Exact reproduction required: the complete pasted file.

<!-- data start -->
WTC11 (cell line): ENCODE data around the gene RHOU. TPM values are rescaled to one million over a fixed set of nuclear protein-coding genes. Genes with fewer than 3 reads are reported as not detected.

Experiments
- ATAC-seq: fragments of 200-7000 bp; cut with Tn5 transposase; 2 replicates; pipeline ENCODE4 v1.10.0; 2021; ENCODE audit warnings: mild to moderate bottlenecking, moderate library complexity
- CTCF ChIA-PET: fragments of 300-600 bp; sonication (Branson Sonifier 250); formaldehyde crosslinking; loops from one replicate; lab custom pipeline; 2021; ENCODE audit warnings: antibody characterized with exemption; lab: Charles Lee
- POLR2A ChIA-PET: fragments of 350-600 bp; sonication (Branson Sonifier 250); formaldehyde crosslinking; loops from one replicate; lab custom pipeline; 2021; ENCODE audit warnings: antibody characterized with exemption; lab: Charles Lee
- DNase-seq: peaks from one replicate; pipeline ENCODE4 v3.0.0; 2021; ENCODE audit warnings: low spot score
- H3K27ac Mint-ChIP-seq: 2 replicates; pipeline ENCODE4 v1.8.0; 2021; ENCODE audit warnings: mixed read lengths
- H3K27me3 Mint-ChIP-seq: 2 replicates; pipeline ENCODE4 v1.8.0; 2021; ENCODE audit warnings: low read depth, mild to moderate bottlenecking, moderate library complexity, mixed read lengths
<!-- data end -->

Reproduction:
WTC11 (cell line): ENCODE data around the gene RHOU. TPM values are rescaled to one million over a fixed set of nuclear protein-coding genes. Genes with fewer than 3 reads are reported as not detected.

Experiments
- ATAC-seq: fragments of 200-7000 bp; cut with Tn5 transposase; 2 replicates; pipeline ENCODE4 v1.10.0; 2021; ENCODE audit warnings: mild to moderate bottlenecking, moderate library complexity
- CTCF ChIA-PET: fragments of 300-600 bp; sonication (Branson Sonifier 250); formaldehyde crosslinking; loops from one replicate; lab custom pipeline; 2021; ENCODE audit warnings: antibody characterized with exemption; lab: Charles Lee
- POLR2A ChIA-PET: fragments of 350-600 bp; sonication (Branson Sonifier 250); formaldehyde crosslinking; loops from one replicate; lab custom pipeline; 2021; ENCODE audit warnings: antibody characterized with exemption; lab: Charles Lee
- DNase-seq: peaks from one replicate; pipeline ENCODE4 v3.0.0; 2021; ENCODE audit warnings: low spot score
- H3K27ac Mint-ChIP-seq: 2 replicates; pipeline ENCODE4 v1.8.0; 2021; ENCODE audit warnings: mixed read lengths
- H3K27me3 Mint-ChIP-seq: 2 replicates; pipeline ENCODE4 v1.8.0; 2021; ENCODE audit warnings: low read depth, mild to moderate bottlenecking, moderate library complexity, mixed read lengths